Forms and Data for UX
First published by Pat Godfrey: July 2017.
I believe that form design is the single largest point of failure in enterprise/customer communication.
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Forms are designed?
Form design is not just drawing minimalist or pretty boxes! I'm a form evangelist and I wish to rid our lives of crap form experiences. That means you have to employ the right designer to craft your forms.
Forms only benefit our enterprise and our users if we apply cognitive and learning design, information architecture principles, sound engineering methodologies, and more.
You may have put your form design in the hands of the wrong designer, or of the wrong team? If so, hire me. If not, then your enterprise is ace, and I'd like to work with you to learn more.
What's wrong with forms?
We complete forms every day. They have become a routine barrage of challenges. We find poorly compiled questions, unexpected input rules, unnecessary details to complete, no support, and a feeling that we can only respond but not communicate. A simple interview becomes an aggressive cross-examination.
Forms need designing: and form design is not only determining what data to capture. Unfortunately, this means few forms are truly designed: its just, "too much effort", or simply beyond the knowledge of the enterprise. Trite designs and complexity easily overwhelm us.
Over time, we have likely developed a fear of printed forms. For example, you may automatically input your postal code in the address line, and then the next input is Post Code. It’s not an exam!? Why should I read all the questions before answering them?
Online, we fare no better: input your correct Irish Eirecode in the Post Code box, and the form insists that you are wrong because the enterprise hasn't written the validation for an Irish post code.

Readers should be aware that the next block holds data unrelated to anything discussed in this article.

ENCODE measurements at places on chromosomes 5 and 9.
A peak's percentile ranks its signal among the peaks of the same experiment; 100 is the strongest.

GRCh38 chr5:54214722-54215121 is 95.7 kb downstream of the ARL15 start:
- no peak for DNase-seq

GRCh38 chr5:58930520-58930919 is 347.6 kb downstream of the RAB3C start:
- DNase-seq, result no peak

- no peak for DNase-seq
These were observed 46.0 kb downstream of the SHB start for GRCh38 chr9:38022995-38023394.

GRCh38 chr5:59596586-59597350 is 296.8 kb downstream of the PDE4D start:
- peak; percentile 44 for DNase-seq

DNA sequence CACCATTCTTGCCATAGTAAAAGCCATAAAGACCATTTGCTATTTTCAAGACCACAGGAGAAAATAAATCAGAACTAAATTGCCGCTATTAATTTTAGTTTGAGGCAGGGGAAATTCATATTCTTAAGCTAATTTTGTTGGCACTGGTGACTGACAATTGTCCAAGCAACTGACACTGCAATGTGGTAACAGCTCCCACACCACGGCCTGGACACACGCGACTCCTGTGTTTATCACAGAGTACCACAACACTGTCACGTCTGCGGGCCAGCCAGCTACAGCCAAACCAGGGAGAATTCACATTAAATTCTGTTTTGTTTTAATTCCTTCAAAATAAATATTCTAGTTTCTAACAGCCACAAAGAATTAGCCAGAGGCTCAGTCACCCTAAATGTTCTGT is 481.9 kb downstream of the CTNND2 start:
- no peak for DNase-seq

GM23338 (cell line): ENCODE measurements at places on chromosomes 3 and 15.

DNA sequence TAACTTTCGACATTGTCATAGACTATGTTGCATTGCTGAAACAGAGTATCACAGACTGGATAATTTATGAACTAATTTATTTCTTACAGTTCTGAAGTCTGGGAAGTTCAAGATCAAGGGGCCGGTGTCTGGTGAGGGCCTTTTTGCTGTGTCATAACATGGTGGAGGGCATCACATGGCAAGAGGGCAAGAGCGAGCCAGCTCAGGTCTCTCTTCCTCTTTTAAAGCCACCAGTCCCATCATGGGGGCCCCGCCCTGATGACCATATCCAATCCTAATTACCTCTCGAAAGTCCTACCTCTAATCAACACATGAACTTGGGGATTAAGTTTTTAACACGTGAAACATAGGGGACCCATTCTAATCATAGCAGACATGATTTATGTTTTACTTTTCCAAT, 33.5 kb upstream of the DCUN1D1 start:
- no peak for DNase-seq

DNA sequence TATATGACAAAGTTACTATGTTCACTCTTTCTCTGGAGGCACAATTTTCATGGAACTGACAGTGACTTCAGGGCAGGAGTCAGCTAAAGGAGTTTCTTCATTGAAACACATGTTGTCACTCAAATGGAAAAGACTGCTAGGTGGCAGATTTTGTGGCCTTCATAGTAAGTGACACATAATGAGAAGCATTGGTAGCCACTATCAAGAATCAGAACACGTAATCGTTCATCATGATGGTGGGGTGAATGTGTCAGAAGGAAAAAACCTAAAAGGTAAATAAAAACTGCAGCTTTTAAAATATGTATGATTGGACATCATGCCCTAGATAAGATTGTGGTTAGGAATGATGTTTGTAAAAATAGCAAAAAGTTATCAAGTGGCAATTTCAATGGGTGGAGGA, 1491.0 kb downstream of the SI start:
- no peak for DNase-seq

There are good forms around. You know which they are. You are guided through completing them and they feedback on your work; input by input, instead of leaving the disappointment until after you click the Submit button.
There are so many less than optimal forms around we no longer notice. We just want to get the job done. But that should not excuse poor design!
Important Note: we haven't started to explore the presentation! That comes later. Get the form architecture right first!
Turning frustration to delight
A delightful experience must surpass expectation.
We do not expect to scroll through an option list for over 20-seconds to sign in to an account? Sure, we may know to type the first letter of our selection—and if we don't? And what if we know the numeric data ID but not the name stored in a long text string? Wouldn't life be easier if we could just start typing the string or the numeric ID and for close suggestions to appear?
It's difficult enough to find one of fifty States, although I'm certain it gets easier with time. But over 20 seconds to scroll to my school district in this day and age? There are so many alternative methods that give our user so much more control and make for a more delightful experience. For example, we can build a table with a search like My Bookshelf list table.
And it's not difficult to implement them, either. We can and must do better!
Learning from a poor experience
This simplest of forms invites a poor user experience. Long answers are invited by two wide text input boxes, each capable of holding 50 characters (as presented in my viewport).
I entered a long answer and, on clicking Apply, I received an 'error': Answer must be a valid number (no decimals). It was a frustrating experience:
- I expected to give a long answer
- I formed and typed a long answer
- The enterprise wanted only a whole number
- The effort forming and typing my answer was wasted
- I felt blamed for the 'error' but knew it was poor error management
- I needed to type a 'valid' answer, which was easy now I knew the rules. So I ask, "why didn't you tell me, you eejits?"
Clearly, there was something wrong with my experience.
Manage the data or input instead of making all this song and dance over it!
There are a number of issues here that we can fix by managing the errors; by preventing them. A Boolean choice or range of choices would do this. If the text box was absolutely necessary, then we can improve on the current design considerably:
- Present the "error message" as an on-page instructional text. Highlight it when an error occurs, and give the offending input label the focus, and scroll to it.
- Reduce the input width to indicate no more than two figures are required
- Configure the input box to accept no more than 2 figures